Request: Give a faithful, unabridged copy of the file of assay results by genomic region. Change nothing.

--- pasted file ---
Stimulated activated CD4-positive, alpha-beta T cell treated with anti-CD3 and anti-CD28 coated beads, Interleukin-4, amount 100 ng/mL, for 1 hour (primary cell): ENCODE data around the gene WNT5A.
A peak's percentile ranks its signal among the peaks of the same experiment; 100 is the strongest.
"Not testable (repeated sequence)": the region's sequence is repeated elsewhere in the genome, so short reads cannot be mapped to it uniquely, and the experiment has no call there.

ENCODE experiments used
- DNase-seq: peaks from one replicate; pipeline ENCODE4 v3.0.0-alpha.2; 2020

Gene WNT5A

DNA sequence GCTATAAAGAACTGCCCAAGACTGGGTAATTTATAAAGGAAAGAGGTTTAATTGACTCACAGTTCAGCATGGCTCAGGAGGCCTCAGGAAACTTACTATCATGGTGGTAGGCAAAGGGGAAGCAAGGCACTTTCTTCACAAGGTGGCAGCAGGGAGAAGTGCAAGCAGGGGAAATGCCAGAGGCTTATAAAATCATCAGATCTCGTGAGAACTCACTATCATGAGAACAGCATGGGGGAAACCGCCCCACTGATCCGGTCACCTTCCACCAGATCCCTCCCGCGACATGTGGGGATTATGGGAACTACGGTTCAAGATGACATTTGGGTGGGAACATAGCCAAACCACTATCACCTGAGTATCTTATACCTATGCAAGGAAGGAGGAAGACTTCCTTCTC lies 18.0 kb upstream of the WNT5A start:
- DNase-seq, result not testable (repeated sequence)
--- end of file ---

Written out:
Stimulated activated CD4-positive, alpha-beta T cell treated with anti-CD3 and anti-CD28 coated beads, Interleukin-4, amount 100 ng/mL, for 1 hour (primary cell): ENCODE data around the gene WNT5A.
A peak's percentile ranks its signal among the peaks of the same experiment; 100 is the strongest.
"Not testable (repeated sequence)": the region's sequence is repeated elsewhere in the genome, so short reads cannot be mapped to it uniquely, and the experiment has no call there.

ENCODE experiments used
- DNase-seq: peaks from one replicate; pipeline ENCODE4 v3.0.0-alpha.2; 2020

Gene WNT5A

DNA sequence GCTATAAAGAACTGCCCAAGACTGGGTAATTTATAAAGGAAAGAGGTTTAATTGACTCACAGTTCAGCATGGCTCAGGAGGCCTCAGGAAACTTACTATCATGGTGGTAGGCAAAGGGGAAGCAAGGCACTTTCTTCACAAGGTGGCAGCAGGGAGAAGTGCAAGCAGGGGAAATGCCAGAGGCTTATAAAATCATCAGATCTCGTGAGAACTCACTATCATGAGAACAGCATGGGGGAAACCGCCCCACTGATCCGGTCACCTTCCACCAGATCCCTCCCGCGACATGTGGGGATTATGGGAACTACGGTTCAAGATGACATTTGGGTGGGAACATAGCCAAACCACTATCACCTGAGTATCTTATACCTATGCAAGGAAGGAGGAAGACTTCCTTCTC lies 18.0 kb upstream of the WNT5A start:
- DNase-seq, result not testable (repeated sequence)